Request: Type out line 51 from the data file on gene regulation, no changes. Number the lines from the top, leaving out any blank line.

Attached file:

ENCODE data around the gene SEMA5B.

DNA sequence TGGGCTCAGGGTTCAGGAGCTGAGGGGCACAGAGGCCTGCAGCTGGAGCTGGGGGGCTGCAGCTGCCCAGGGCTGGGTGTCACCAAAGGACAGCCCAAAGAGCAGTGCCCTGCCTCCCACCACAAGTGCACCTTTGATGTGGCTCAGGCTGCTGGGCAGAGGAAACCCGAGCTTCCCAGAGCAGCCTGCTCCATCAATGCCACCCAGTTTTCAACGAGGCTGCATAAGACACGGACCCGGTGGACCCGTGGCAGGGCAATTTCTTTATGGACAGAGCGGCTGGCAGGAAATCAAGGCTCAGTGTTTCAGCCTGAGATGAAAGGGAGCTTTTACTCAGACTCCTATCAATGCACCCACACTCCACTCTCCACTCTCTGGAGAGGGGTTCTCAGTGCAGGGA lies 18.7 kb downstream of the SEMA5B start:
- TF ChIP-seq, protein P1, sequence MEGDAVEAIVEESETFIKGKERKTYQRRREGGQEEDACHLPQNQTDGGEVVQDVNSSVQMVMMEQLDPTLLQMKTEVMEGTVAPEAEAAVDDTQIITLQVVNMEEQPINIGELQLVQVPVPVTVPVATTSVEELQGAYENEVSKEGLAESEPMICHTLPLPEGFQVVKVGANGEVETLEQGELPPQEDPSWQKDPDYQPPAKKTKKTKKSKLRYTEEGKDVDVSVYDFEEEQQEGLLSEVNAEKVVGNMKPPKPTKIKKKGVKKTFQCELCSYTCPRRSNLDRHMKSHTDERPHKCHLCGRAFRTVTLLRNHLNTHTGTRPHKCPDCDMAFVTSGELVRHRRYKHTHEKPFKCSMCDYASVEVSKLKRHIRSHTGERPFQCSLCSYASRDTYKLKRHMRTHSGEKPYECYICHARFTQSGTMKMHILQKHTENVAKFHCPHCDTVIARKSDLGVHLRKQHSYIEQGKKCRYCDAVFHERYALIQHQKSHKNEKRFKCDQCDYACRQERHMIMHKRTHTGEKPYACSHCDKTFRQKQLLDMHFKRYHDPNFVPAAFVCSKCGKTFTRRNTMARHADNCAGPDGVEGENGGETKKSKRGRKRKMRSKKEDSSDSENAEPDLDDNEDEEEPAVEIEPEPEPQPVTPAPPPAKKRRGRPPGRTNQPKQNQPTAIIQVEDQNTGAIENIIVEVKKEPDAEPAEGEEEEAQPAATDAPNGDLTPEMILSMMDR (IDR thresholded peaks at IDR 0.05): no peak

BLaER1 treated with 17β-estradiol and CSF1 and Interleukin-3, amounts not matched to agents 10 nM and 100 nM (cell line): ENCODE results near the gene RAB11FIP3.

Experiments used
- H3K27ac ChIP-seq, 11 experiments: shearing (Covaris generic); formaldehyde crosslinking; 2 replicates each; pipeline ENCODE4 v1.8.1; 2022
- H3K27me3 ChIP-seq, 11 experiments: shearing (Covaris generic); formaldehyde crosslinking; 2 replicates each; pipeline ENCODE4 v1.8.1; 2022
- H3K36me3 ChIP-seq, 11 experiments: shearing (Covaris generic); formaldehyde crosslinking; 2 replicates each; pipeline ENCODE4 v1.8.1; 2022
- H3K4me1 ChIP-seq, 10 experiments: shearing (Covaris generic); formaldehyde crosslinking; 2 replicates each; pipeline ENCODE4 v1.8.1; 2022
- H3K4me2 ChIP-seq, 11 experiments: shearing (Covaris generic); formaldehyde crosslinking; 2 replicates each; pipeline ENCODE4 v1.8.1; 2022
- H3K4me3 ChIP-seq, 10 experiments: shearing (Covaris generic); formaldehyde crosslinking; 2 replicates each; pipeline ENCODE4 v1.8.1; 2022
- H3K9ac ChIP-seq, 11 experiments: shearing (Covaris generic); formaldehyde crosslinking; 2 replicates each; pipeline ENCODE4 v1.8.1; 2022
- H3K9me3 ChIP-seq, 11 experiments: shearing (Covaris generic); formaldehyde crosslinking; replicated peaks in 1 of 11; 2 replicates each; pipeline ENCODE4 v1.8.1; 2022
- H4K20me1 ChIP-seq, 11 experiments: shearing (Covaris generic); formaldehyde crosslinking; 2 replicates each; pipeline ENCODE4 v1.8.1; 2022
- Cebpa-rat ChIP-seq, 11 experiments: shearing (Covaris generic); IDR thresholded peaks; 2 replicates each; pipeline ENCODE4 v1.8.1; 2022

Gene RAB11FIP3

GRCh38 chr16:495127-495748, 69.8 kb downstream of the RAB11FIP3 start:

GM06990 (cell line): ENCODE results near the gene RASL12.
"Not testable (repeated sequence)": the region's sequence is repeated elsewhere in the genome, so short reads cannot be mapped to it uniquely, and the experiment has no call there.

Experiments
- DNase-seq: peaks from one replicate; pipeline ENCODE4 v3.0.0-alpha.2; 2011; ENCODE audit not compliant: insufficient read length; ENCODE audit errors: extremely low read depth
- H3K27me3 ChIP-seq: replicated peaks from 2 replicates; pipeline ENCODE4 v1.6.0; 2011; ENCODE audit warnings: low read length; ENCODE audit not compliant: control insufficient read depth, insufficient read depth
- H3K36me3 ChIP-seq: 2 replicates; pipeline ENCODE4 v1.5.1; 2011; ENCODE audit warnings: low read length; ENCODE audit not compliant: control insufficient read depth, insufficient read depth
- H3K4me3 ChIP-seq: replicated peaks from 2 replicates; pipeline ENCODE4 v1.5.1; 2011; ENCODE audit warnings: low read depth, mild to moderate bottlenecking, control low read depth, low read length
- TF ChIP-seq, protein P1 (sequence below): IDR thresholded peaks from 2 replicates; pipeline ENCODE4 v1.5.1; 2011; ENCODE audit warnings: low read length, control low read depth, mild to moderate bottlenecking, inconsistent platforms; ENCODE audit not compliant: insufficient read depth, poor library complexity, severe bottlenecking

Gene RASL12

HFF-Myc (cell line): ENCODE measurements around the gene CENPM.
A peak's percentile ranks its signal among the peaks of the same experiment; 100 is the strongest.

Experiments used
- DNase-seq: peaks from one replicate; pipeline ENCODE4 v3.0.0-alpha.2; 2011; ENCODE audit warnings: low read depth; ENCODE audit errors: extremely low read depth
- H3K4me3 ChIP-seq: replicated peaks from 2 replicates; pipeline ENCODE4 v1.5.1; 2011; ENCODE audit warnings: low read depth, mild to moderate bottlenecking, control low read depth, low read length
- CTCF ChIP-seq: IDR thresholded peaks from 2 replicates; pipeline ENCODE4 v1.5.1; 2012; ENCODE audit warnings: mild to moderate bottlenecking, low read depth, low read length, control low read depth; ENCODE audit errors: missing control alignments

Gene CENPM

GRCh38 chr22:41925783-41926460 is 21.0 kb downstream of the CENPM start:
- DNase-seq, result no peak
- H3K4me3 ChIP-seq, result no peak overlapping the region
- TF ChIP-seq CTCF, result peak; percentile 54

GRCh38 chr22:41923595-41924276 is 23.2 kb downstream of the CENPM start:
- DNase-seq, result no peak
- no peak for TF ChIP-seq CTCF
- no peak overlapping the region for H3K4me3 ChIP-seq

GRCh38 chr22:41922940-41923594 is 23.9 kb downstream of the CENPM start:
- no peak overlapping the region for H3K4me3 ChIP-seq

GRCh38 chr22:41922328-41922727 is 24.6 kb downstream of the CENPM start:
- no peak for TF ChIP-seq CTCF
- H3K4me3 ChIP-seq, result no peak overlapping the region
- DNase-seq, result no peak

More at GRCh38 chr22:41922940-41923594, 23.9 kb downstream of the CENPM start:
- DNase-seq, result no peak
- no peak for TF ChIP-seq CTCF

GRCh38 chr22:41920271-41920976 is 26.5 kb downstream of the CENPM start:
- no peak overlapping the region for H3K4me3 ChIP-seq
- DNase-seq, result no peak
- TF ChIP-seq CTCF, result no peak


GRCh38 chr22:41920271-41920976 is 26.5 kb downstream of the CENPM start: